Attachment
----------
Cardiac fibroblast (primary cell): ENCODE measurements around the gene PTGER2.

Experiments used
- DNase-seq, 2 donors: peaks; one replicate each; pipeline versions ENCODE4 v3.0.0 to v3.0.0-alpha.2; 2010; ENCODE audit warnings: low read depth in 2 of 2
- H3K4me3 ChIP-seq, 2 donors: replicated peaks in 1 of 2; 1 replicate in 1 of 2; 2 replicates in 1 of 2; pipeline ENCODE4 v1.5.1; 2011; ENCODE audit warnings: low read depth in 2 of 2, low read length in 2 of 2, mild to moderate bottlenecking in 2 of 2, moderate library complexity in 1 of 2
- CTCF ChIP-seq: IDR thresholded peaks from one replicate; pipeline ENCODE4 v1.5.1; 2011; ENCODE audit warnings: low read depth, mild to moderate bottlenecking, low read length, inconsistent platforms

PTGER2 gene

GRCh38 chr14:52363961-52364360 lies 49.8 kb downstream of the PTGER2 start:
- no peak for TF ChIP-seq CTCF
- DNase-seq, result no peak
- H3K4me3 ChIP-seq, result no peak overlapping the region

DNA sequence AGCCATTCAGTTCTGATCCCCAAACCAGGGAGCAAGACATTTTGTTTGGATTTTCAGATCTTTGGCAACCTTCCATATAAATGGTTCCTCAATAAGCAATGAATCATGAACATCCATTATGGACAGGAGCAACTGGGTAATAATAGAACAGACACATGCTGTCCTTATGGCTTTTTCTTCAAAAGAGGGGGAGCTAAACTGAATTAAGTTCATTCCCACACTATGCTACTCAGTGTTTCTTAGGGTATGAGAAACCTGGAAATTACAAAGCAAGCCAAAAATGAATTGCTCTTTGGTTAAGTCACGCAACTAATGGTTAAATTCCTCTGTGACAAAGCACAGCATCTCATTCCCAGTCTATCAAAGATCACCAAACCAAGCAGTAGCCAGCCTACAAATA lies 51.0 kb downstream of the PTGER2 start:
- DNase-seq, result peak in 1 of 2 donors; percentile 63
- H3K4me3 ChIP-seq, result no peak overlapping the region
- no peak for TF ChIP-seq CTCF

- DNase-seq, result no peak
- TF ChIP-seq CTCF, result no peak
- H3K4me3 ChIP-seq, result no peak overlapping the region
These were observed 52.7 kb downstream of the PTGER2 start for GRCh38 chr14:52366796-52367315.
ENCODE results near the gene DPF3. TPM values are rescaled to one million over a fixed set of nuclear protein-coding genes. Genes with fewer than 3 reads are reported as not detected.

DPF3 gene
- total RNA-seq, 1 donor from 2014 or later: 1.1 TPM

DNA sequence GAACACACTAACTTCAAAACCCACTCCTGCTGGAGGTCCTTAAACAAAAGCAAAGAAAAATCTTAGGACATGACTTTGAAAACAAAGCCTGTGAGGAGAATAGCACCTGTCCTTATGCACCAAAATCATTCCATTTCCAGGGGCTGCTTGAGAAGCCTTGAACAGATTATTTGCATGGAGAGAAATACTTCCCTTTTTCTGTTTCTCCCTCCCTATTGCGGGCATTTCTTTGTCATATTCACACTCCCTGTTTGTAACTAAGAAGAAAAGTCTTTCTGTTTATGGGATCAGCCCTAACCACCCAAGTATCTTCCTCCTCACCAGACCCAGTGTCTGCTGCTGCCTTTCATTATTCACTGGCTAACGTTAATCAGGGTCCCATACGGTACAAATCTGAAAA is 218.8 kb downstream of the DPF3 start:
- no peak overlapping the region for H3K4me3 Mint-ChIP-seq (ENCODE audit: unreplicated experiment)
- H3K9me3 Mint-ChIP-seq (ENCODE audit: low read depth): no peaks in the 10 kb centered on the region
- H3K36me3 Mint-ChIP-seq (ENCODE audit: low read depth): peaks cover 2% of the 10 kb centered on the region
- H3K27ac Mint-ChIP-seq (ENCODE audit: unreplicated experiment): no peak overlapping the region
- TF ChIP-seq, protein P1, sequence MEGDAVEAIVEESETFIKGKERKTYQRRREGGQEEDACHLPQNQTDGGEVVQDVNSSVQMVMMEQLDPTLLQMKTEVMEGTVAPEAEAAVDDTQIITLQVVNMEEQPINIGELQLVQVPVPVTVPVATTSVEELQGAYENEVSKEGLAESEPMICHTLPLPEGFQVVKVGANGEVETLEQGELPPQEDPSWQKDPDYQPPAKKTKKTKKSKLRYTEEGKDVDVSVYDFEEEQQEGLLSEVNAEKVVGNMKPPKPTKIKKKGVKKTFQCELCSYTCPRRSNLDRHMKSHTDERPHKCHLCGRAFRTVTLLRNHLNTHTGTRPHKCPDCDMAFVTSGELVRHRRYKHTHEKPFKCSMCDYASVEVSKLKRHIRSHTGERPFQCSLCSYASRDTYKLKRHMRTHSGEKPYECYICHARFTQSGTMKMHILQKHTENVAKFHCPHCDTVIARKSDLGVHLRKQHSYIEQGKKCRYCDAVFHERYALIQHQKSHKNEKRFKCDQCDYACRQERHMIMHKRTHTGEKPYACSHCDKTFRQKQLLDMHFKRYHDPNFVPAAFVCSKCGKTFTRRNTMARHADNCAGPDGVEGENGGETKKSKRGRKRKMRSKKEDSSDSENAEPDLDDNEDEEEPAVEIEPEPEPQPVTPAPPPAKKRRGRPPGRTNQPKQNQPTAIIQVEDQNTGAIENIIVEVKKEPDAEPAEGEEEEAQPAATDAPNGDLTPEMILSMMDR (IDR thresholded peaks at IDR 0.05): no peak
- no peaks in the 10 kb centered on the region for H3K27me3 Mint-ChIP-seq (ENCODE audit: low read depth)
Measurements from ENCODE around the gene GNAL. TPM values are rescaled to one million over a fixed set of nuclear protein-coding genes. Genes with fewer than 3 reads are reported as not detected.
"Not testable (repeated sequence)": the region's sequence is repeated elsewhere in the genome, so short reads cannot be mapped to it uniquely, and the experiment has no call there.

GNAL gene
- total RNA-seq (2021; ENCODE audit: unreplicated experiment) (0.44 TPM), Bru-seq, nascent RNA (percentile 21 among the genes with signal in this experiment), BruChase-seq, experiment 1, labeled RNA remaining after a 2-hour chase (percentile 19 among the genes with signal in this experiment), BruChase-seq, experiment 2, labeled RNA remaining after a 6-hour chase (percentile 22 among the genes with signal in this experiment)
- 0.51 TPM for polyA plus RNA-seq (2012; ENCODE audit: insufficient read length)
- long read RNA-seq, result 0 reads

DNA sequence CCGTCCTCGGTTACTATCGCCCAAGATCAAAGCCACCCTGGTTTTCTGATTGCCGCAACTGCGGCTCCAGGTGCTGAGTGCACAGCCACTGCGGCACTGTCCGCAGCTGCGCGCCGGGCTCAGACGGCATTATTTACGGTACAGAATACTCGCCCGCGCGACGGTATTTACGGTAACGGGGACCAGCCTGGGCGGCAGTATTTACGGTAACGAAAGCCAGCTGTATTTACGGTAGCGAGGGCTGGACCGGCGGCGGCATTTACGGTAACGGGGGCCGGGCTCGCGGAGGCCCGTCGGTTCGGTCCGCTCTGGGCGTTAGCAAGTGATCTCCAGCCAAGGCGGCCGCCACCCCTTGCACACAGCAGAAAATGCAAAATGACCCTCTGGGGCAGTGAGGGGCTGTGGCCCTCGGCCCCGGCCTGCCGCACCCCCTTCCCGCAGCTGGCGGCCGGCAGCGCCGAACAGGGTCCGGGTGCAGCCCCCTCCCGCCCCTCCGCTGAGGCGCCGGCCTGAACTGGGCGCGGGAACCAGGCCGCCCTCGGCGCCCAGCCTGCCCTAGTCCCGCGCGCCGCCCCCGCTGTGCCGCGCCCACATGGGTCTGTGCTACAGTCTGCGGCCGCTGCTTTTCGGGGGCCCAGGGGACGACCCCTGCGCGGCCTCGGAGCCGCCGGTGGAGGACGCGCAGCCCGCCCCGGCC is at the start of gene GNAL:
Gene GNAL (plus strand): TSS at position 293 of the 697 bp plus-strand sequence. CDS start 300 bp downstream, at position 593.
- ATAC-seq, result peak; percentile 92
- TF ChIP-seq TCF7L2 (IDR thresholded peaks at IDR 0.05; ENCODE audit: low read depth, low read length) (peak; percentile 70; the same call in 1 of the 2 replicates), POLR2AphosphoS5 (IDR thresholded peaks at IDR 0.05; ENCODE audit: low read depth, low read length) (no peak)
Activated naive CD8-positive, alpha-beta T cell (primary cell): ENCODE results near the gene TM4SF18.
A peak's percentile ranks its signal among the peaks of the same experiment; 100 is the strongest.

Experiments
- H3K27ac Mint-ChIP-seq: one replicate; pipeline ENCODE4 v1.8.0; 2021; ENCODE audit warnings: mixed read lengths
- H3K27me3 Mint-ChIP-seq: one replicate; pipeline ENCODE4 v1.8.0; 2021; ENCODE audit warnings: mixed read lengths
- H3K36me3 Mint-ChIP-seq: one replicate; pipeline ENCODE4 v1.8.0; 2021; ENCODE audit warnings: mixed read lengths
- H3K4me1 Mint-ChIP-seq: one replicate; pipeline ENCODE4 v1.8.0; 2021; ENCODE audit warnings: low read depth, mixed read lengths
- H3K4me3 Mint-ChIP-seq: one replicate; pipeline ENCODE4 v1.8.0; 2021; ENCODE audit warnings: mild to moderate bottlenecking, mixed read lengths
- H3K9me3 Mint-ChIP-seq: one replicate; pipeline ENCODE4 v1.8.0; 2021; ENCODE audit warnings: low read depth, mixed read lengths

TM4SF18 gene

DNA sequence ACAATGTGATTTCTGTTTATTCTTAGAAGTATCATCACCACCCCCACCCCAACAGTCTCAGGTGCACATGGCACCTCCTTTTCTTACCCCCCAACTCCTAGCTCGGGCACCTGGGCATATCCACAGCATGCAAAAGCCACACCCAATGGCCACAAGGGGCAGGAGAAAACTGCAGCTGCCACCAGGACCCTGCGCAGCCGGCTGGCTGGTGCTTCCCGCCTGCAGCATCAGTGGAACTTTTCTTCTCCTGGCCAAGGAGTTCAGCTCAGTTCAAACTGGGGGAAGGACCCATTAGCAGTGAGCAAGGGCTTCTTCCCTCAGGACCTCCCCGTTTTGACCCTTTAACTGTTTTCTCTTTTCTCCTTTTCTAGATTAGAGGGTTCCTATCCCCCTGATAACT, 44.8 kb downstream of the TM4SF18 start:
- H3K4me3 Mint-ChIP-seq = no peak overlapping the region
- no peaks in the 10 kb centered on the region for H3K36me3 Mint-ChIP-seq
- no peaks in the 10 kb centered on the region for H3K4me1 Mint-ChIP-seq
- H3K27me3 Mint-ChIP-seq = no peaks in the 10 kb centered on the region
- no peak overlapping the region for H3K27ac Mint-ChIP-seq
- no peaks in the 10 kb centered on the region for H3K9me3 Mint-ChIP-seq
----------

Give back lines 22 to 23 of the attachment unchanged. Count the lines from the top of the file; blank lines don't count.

DNA sequence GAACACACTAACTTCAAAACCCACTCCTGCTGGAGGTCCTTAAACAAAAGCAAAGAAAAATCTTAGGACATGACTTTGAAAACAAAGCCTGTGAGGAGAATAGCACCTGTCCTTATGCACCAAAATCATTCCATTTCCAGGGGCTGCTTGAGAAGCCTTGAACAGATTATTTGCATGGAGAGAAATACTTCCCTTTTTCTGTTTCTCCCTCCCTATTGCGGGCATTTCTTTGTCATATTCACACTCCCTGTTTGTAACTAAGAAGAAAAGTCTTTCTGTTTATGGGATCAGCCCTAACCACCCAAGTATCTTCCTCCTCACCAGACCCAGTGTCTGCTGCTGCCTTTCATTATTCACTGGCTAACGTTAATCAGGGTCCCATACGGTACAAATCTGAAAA is 218.8 kb downstream of the DPF3 start:
- no peak overlapping the region for H3K4me3 Mint-ChIP-seq (ENCODE audit: unreplicated experiment)